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30 October 2012

What's love got to do with it?

-Reflections of MA Fine Art practice

This week sees the opening of Plymouth University’s MA degree show in Peninsula Arts. It features selected work across the MA programmes from Photography, Digital Art and Technology, Communication Design, Three Dimensional Design, Architecture, Creative Writing,  and Fine Art; my own work amongst the latter. Of course, I am pleased, in fact, delighted to have recently achieved my MA in Fine Art alongside my peers and I am equally  proud of the exhibition and opportunities it has given as a whole, but when it comes to my own work in the exhibition I have my inhibitions which I aim to cathartically elaborate on in this week’s blog post and use it as a way of thinking through some of my recent thoughts on my MA Fine Art practice. Whilst I appreciate it may be more self-reflective than the usual posts on here, I hope that in my debate it also raises and presents some questions that may reflect the experiences of other artists reading this blog.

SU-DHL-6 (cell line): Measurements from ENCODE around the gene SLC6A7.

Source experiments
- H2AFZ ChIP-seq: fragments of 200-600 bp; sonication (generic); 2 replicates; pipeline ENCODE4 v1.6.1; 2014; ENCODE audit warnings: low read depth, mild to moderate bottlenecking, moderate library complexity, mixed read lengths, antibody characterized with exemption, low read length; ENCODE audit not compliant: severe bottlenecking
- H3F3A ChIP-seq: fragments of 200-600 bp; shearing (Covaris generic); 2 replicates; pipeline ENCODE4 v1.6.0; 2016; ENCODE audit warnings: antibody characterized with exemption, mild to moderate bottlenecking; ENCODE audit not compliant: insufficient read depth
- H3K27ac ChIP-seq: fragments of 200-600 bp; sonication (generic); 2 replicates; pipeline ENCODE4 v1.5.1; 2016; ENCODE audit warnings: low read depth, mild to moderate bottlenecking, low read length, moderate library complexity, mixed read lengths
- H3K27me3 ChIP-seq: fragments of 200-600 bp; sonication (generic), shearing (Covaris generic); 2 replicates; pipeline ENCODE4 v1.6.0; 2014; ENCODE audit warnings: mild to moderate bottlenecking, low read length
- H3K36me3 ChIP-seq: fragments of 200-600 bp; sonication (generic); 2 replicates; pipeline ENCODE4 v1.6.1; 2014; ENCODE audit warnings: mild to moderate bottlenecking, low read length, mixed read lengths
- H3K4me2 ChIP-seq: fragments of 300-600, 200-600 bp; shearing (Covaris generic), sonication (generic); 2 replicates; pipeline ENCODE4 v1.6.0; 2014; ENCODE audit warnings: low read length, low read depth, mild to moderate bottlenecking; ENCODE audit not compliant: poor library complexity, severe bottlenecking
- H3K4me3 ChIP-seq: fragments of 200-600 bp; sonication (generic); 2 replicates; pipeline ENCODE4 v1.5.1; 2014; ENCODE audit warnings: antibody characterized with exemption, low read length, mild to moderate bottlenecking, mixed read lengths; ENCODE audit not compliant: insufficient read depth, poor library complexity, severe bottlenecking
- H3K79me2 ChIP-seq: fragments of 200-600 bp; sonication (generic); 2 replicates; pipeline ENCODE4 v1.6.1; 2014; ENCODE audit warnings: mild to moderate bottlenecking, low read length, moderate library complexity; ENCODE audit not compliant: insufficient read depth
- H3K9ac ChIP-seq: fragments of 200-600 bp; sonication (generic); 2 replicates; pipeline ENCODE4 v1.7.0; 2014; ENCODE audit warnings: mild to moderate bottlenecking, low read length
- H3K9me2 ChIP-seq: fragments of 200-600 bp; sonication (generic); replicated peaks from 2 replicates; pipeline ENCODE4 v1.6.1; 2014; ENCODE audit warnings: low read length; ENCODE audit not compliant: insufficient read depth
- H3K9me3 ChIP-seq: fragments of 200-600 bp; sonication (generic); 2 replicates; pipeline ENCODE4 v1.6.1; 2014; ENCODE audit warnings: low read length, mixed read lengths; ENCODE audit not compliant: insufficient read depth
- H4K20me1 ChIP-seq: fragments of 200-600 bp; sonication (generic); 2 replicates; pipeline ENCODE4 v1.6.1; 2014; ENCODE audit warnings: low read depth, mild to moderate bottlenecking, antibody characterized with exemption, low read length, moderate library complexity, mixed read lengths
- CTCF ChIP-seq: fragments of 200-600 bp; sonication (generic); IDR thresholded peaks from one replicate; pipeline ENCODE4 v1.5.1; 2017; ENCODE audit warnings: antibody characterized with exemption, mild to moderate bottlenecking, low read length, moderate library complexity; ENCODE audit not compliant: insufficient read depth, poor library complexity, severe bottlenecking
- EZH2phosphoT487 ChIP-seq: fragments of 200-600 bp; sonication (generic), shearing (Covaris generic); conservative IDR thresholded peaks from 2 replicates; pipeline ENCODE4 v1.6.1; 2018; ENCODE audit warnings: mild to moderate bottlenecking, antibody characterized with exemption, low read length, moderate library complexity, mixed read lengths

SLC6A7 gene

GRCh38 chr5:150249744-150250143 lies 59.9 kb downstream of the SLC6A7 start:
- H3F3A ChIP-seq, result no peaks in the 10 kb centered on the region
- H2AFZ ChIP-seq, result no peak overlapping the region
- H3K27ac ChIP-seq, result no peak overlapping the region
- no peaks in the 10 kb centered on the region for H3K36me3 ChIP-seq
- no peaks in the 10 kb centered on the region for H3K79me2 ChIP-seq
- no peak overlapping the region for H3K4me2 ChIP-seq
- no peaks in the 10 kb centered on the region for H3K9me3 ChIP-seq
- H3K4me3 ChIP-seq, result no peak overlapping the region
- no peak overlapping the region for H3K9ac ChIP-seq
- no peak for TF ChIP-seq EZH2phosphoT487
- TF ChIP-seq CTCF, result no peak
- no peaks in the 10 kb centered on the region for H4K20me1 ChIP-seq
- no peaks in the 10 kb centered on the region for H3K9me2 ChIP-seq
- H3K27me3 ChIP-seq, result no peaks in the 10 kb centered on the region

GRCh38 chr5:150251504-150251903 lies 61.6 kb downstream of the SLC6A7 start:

Below are some images showing a series of drawings I created for my MA.

My MA project enquired into, ‘how do we know tools’ through embodied and pragmatic processes of using them. In the ‘Tudiculation’ drawings (pictured) different types of hammers (pin/claw/mallet) have been used to pound 16 grams of carbon (representative of the 16kg of carbon in the human body) to create a drawing and indexical trace of the hammer. Capturing both a moment in time and the action of using the tool these drawings become an embodied record of a ‘drawing out’. The marks themselves in the drawings suggest a tool or man-made object has been used to bruise or pound (aka tudiculate) but whether the viewer is aware or not that the drawings have been made with a hammer is irrelevant. I hope that in speculating what made the marks it also questions the wider concept of ‘what is a tool’ and the viewers own experiences of using them.